The International Fund for Agriculture Development (Ifad) and Ministry of Finance, Economic Planning and Development on Friday signed a combination of loan and grant agreement valued $125.4 million (about K93 billion) in Rome, Italy.
The money is expected to benefit about 300 000 vulnerable farming families, according to a statement from Ifad.
Ifad said the funds, to be used under Transforming Agriculture through Diversification and Entrepreneurship Programme (Trade), seeks to increase farmers’ productivity and strengthen market access.
Ifad president Gilbert Houngbo signed the agreement on behalf of his organisation while Minister of Finance, Economic Planning and Development Joseph Mwanamvekha represented the Government of Malawi.
The funding includes a $51.1 million (about K37 billion) loan and $18.9 million (about K13 billion) grant from Ifad and $20 million (about K14 billion) in co-financing from the Opec Fund for International Development.
In addition $15.3 million (about K11 billion) is provided by the Government of Malawi, $11.7 million (about K8 billion) will come from the private sector and $8.3 million (about K6 billion) from beneficiaries.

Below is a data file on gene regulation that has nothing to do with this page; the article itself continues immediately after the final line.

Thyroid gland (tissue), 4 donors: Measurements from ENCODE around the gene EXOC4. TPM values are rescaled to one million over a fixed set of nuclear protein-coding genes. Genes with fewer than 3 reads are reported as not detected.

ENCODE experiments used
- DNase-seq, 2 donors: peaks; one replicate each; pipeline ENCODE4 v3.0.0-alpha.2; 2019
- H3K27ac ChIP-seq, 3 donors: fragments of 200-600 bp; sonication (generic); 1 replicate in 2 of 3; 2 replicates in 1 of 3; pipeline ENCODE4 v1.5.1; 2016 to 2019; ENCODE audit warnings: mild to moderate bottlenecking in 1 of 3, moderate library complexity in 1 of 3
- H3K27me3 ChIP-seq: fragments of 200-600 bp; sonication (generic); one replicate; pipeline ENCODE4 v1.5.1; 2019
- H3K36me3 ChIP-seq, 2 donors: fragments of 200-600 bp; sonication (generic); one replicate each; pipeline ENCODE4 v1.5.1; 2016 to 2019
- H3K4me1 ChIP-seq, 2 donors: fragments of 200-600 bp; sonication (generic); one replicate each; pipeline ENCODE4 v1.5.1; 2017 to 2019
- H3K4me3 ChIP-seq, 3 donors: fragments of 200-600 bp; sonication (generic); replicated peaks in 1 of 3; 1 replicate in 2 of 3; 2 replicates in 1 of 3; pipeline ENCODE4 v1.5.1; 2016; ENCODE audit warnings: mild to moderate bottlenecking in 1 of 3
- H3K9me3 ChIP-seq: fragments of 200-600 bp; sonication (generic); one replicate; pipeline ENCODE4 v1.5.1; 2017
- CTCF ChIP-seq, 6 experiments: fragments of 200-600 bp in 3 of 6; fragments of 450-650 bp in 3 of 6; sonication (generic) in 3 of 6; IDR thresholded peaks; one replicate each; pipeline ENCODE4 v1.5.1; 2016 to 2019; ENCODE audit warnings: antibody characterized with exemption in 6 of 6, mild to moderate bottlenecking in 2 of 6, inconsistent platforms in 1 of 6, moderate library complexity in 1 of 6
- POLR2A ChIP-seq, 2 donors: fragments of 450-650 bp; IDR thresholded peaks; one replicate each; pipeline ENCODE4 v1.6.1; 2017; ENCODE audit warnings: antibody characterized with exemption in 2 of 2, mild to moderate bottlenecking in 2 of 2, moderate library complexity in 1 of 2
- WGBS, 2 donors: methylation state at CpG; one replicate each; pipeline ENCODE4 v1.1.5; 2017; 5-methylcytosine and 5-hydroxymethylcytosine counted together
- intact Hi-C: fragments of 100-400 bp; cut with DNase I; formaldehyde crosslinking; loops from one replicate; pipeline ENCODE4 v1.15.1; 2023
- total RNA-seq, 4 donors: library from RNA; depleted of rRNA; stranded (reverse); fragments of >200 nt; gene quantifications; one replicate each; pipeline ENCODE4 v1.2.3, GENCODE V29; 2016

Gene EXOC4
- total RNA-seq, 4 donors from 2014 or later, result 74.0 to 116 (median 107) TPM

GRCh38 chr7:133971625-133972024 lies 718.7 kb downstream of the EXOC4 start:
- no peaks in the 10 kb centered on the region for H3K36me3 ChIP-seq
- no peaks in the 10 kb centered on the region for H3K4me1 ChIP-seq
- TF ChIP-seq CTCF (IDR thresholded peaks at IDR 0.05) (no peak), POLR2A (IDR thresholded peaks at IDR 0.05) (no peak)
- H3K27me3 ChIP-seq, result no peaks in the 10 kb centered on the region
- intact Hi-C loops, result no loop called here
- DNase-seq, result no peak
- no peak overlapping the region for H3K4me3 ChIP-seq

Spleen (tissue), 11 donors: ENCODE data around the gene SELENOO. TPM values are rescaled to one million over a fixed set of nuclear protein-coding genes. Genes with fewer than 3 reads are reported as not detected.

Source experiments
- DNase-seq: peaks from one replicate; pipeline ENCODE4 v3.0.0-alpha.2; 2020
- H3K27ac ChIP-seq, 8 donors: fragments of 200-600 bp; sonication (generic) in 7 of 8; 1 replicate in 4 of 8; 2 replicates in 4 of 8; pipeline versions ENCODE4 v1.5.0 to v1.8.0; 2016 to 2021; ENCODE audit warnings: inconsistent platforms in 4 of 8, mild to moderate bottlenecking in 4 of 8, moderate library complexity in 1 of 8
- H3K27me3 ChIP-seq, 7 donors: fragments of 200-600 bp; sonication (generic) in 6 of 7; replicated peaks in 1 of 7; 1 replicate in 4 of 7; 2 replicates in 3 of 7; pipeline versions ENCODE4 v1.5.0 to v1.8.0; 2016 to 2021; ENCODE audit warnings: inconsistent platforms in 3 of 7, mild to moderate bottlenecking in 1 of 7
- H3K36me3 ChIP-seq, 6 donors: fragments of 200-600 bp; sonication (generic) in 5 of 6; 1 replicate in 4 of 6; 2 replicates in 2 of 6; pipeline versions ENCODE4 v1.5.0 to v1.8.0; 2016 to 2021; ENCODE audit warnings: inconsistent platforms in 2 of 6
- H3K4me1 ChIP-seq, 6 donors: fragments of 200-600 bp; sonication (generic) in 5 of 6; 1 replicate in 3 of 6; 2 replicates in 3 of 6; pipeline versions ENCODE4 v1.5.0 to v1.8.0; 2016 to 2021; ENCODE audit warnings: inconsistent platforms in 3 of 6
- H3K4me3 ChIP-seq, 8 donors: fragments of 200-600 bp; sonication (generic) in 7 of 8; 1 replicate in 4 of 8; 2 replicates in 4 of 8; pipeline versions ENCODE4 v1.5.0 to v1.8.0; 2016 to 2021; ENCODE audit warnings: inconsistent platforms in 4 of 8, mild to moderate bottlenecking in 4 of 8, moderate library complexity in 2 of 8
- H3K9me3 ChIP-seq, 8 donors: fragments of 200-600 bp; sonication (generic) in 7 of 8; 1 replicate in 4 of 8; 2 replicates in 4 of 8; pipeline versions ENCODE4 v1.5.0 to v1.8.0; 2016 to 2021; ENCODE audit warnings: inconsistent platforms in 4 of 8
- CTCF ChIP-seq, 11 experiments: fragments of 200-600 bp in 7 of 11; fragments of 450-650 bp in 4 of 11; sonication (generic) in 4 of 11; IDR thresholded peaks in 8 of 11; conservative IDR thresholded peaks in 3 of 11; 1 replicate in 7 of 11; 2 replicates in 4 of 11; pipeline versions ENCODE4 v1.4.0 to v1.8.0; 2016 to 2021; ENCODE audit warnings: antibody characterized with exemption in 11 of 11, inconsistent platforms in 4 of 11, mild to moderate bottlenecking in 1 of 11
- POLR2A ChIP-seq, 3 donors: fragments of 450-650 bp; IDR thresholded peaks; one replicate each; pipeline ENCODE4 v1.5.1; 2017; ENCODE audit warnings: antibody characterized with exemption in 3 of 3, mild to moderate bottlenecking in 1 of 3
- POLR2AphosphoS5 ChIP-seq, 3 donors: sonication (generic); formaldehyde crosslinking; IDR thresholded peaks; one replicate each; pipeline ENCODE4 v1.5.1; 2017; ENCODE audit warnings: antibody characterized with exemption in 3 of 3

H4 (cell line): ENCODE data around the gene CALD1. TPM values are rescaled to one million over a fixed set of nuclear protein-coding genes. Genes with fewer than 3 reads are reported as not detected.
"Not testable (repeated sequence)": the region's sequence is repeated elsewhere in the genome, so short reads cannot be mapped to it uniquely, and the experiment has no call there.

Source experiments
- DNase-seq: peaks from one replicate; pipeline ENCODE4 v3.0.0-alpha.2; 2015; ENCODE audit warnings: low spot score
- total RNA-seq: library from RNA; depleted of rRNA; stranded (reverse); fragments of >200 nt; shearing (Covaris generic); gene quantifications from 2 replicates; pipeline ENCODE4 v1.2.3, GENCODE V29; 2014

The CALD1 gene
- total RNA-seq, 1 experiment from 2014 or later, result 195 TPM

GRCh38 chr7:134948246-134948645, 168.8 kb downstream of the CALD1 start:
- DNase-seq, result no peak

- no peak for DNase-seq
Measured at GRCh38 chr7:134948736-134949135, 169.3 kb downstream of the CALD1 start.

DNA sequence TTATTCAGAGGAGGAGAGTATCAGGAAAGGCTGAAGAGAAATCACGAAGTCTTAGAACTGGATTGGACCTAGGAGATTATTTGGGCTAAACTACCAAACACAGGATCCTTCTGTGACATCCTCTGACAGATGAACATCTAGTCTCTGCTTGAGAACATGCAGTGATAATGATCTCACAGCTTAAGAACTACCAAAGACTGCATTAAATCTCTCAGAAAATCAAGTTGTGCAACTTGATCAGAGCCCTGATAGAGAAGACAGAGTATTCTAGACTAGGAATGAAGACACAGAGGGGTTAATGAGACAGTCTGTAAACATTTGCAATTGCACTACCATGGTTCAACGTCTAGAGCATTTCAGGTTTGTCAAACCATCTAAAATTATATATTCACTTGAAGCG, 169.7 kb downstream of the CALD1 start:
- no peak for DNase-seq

Ifad country director for Malawi Ambrosio Barros said the new programme will consolidate and scale up the success and good practices of the completed Rural Livelihoods and Economic Enhancement Programme.
He is quoted as having said in the statement: “The programme will focus on the commercialisation of smallholder agriculture through strengthened access to markets and financial services while also focusing on adaptation to climate change, which is key for poverty reduction.
“The programme will strengthen the capacity of smallholder farmers, organise them into producers’ organisations and promote partnerships with small and medium enterprises.”
In an interview yesterday, Mwanamvekha said the programme will address production and productivity issues affecting small-scale farmers as yields per hectare is low.
“The programme will boost economic growth because Malawi depends on agriculture as it drives the economy. This investment in agriculture is one of the best programmes that we have, knowing it will address food insecurity for farmers, provide income for households thereby reducing poverty.
Betchani Tchereni, an economics lecturer at the University of Malawi’s the Polytechnic commended the government for the funding, but urged Treasury to sustain the economic gains and trust of development partners.
Agriculture is the country’s mainstay, contributing about 30 percent to gross domestic product and 80 percent of foreign exchange earnings.
At least 55 percent of vulnerable women and 50 percent of young people in the 11 districts will benefit from programme.